North to Alaska!

Denali in all its glory Just back from a couple weeks in Alaska, partly by land and partly by sea, traveling with good friends. A first time for all of us, and not really high on our lists of places to visit. But why not, we thought; let’s go see. We started with a flight from Seattle to Fairbanks and then worked our way south by train to Seward, where we took a boat that stopped in towns along the panhandle ending in Vancouver. We spent several days in Denali, where it was sunny every day. We saw [...]

By |2018-09-04T17:20:43-05:00August 12th, 2018|Blog|

Protest by any other name…

In Protest on Trial I use the words "protest," "dissent" and "activism" mostly interchangeably. "Resistance" is another word you frequently see in the context of people voicing concern or opposition to the status quo as orchestrated by governments, religions or corporations. One of the good things about the variety of wording is that it allows for a very large continuum of action that can be adapted to the type of change being promoted as well as the opposition's choice of weaponry in response. In Protest on Trial, I list many such stops along the continuum, including boycotts, strikes, petitions, public demonstrations, civil [...]

By |2018-09-04T17:19:07-05:00May 29th, 2018|Blog|

Seattle Times covers Protest on Trial

Want to read a chapter of Protest on Trial? The Seattle Times Pacific Northwest Magazine for this weekend, May 5-6 excerpts a chapter of the book, and includes additional material from Kit. The photos are terrific! it's great online, but the hard copy is even better. Seattle Times on Protest on Trial Five of the seven Seattle conspiracy case Court in Tacoma yesterday after pleading no contest (which has the effect of a guilty plea) to contempt-of-court charges stemming from their December, 1970, trial. From left were Joe Kelly, Jeff Dowd (side to camera), Susan Stern, Charles (Chip) Marshall, [...]

By |2018-09-04T17:19:27-05:00May 4th, 2018|Blog|

It’s not all about Protest

While Protest on Trial: the Seattle 7 Conspiracy, my latest book, is getting most of the publicity this spring, it's not the only one out there. Dancing on the Edge, my Young Adult book about grieving, discovery, real and imaginary friends, traveling in England and 12 year old Dot’s irritating aunt has been reprinted by Chatwin Press and is available in paperback and Kindle. Starred by Publishers Weekly, the reviewer wrote, “with complex characters and eloquent prose, it’s an absorbing story of a girl’s surprising path through her grief.” Earlier this week I had the chance to talk about Dancing on the [...]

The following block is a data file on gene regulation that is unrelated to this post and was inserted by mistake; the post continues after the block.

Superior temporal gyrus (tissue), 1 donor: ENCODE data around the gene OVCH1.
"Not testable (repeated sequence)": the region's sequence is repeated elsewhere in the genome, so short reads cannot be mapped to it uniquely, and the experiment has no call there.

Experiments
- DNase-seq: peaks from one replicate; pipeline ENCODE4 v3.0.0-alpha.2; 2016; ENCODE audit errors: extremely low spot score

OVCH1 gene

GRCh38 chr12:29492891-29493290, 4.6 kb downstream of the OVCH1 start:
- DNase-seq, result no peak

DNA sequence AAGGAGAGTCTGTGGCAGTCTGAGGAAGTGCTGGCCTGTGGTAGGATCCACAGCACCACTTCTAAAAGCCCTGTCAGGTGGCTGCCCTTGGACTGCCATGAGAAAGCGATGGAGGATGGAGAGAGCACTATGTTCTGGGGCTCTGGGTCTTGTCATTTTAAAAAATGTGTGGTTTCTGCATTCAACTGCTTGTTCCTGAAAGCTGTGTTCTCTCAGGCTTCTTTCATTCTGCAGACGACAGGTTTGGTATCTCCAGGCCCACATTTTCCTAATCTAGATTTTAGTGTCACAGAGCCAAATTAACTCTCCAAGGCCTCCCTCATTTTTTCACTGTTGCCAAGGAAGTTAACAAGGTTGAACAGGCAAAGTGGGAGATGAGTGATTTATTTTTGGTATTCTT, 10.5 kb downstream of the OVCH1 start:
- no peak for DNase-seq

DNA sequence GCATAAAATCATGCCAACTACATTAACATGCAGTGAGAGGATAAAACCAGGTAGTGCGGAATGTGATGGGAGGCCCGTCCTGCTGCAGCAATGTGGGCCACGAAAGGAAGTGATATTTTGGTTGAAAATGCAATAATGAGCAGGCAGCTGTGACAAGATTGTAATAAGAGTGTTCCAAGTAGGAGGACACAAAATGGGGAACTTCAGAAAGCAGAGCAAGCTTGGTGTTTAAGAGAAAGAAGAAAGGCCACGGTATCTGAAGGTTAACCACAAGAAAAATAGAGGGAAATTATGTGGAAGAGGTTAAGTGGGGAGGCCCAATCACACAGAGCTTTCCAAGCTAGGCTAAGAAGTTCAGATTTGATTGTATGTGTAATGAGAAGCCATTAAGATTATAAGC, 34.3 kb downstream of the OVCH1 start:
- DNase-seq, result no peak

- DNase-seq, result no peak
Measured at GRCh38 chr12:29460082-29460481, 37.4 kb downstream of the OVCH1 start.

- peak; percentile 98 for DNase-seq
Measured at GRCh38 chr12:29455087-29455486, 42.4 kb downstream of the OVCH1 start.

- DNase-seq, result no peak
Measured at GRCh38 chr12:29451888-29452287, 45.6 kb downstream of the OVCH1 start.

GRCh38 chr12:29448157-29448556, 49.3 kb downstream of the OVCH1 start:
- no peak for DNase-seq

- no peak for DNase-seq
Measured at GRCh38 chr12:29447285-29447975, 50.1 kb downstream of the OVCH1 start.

By |2018-09-04T17:19:38-05:00April 19th, 2018|Blog|

Amazon’s Bananas

How do you read that? “Amazon is bananas”? Or “Amazon’s gone bananas”? Or maybe just plain “the bananas of Amazon”? If you picked the last one, you’d be correct. This afternoon I walked by an Amazon building (there are dozens in Seattle, stretching from Lake Union north to downtown—small two story buildings to forty story glass behemoths, not to mention three geodesic domes melded together like soap bubbles). Amazon's Bubbles in downtown Seattle Walking by one of the smaller buildings was a small shed with a homemade sign “Community Banana Stand.” Two people were sitting on chairs behind [...]

By |2018-09-04T17:20:04-05:00February 21st, 2018|Blog|

Seattle Women’s March 2018

Second year in a row. Last year it was sunny and clear for our march. Eagles circled overhead at the start of the route. People were fired up and ready to go. This year, it was gray and damp. People were not happy that here we were, a year later, shell-shocked, some of us angry and depressed, tired, unbelieving. The most energized were the younger folks, the college and high school kids, starting chants and songs, waving creative signs, wearing their knitted pink or rainbow colored hats. Us older ones there too, chatty and present, as determined as ever not [...]

By |2018-09-04T17:20:32-05:00January 21st, 2018|Blog|

Where is Happy?

Between Christmas and New Year’s I read a 2008 nonfiction book called The Geography of Bliss by Eric Weiner. Somewhat unfortunately titled, Weiner describes his visits to ten countries searching for the secrets to individual and community happiness. A foreign correspondent for NPR, he writes in a snappy, ironic, deprecating style, and had a research assistant who ploughed through mountains of happiness research, both scientific and philosophical, which he layers in at all the right places as he describes his travels. Weiner began his journeys at Erasmus University’s World Database of Happiness in Rotterdam, which holds almost 12,000 studies related [...]

By |2018-01-18T16:36:19-05:00January 8th, 2018|Blog|

Doing the Same Thing Over and Over

One thing I don’t like is doing the same thing over and over again. Like commuting along the same route every day. Like always doing laundry on Sundays. Like cooking the same Thanksgiving dinner every year. I like to mix it up a little. International travel does that, for sure. Saying “yes” more than “no” does that. Of course, sometimes you get in way over your head, like the months I was volunteering at three different organizations at once and they all ended up scheduling me on the same Thursday month after month. Or the backlog of sewing projects in [...]

By |2018-01-11T13:36:11-05:00November 24th, 2017|Blog|